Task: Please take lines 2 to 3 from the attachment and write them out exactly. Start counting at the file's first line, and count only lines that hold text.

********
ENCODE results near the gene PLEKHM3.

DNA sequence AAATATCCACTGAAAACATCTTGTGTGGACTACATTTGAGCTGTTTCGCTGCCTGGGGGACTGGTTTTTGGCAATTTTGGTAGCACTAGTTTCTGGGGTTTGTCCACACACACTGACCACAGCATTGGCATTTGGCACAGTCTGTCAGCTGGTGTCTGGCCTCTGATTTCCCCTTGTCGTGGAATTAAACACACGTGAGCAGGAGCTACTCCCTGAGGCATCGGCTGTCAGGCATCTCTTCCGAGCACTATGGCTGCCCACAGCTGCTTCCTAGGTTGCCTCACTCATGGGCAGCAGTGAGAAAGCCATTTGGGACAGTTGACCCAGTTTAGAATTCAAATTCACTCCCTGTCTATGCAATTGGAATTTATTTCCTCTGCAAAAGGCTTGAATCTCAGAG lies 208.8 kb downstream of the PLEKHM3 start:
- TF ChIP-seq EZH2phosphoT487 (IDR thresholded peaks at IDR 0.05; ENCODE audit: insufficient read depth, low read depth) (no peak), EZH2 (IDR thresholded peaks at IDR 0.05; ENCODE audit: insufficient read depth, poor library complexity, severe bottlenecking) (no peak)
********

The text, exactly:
DNA sequence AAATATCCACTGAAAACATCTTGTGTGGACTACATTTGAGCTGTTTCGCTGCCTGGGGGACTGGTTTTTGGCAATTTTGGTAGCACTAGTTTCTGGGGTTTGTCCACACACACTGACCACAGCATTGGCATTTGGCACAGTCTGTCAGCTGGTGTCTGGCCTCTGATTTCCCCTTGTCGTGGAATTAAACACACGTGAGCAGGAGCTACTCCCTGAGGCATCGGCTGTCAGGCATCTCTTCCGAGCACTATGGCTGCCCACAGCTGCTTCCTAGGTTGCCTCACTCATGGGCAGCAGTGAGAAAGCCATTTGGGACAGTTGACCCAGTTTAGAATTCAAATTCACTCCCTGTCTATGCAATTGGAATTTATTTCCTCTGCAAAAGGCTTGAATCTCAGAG lies 208.8 kb downstream of the PLEKHM3 start:
- TF ChIP-seq EZH2phosphoT487 (IDR thresholded peaks at IDR 0.05; ENCODE audit: insufficient read depth, low read depth) (no peak), EZH2 (IDR thresholded peaks at IDR 0.05; ENCODE audit: insufficient read depth, poor library complexity, severe bottlenecking) (no peak)